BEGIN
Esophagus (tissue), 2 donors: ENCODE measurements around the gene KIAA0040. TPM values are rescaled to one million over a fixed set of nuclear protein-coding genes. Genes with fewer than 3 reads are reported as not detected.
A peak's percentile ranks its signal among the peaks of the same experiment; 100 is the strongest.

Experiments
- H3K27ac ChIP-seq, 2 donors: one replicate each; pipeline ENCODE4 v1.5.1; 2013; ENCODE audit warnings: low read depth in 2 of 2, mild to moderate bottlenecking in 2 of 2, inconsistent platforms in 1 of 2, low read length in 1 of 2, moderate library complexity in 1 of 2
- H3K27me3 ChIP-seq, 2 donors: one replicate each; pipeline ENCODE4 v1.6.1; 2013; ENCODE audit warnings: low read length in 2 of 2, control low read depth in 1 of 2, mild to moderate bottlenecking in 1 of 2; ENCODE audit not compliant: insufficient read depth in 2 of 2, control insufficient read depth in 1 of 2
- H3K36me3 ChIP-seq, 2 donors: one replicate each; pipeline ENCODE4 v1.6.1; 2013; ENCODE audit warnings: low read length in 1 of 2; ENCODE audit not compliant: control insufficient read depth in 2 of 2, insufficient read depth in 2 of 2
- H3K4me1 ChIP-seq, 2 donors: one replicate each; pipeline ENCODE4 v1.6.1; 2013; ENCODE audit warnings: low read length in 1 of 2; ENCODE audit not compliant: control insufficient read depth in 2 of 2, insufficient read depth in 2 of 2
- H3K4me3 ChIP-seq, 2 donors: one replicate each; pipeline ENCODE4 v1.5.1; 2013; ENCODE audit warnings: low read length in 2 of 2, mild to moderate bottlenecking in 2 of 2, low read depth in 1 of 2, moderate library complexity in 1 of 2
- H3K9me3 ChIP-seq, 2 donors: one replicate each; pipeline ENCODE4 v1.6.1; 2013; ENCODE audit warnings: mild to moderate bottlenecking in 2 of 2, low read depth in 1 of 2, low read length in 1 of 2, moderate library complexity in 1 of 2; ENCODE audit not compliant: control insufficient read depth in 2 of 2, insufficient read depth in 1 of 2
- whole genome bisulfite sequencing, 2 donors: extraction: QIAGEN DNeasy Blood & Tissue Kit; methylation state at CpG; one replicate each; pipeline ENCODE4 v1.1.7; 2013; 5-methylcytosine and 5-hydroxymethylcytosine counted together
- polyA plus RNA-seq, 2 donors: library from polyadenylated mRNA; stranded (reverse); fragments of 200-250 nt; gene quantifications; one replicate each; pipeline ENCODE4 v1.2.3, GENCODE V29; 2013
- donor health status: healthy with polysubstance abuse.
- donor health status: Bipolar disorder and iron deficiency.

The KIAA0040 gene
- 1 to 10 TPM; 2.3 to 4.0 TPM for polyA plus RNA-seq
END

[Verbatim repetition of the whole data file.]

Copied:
Esophagus (tissue), 2 donors: ENCODE measurements around the gene KIAA0040. TPM values are rescaled to one million over a fixed set of nuclear protein-coding genes. Genes with fewer than 3 reads are reported as not detected.
A peak's percentile ranks its signal among the peaks of the same experiment; 100 is the strongest.

Experiments
- H3K27ac ChIP-seq, 2 donors: one replicate each; pipeline ENCODE4 v1.5.1; 2013; ENCODE audit warnings: low read depth in 2 of 2, mild to moderate bottlenecking in 2 of 2, inconsistent platforms in 1 of 2, low read length in 1 of 2, moderate library complexity in 1 of 2
- H3K27me3 ChIP-seq, 2 donors: one replicate each; pipeline ENCODE4 v1.6.1; 2013; ENCODE audit warnings: low read length in 2 of 2, control low read depth in 1 of 2, mild to moderate bottlenecking in 1 of 2; ENCODE audit not compliant: insufficient read depth in 2 of 2, control insufficient read depth in 1 of 2
- H3K36me3 ChIP-seq, 2 donors: one replicate each; pipeline ENCODE4 v1.6.1; 2013; ENCODE audit warnings: low read length in 1 of 2; ENCODE audit not compliant: control insufficient read depth in 2 of 2, insufficient read depth in 2 of 2
- H3K4me1 ChIP-seq, 2 donors: one replicate each; pipeline ENCODE4 v1.6.1; 2013; ENCODE audit warnings: low read length in 1 of 2; ENCODE audit not compliant: control insufficient read depth in 2 of 2, insufficient read depth in 2 of 2
- H3K4me3 ChIP-seq, 2 donors: one replicate each; pipeline ENCODE4 v1.5.1; 2013; ENCODE audit warnings: low read length in 2 of 2, mild to moderate bottlenecking in 2 of 2, low read depth in 1 of 2, moderate library complexity in 1 of 2
- H3K9me3 ChIP-seq, 2 donors: one replicate each; pipeline ENCODE4 v1.6.1; 2013; ENCODE audit warnings: mild to moderate bottlenecking in 2 of 2, low read depth in 1 of 2, low read length in 1 of 2, moderate library complexity in 1 of 2; ENCODE audit not compliant: control insufficient read depth in 2 of 2, insufficient read depth in 1 of 2
- whole genome bisulfite sequencing, 2 donors: extraction: QIAGEN DNeasy Blood & Tissue Kit; methylation state at CpG; one replicate each; pipeline ENCODE4 v1.1.7; 2013; 5-methylcytosine and 5-hydroxymethylcytosine counted together
- polyA plus RNA-seq, 2 donors: library from polyadenylated mRNA; stranded (reverse); fragments of 200-250 nt; gene quantifications; one replicate each; pipeline ENCODE4 v1.2.3, GENCODE V29; 2013
- donor health status: healthy with polysubstance abuse.
- donor health status: Bipolar disorder and iron deficiency.

The KIAA0040 gene
- 1 to 10 TPM; 2.3 to 4.0 TPM for polyA plus RNA-seq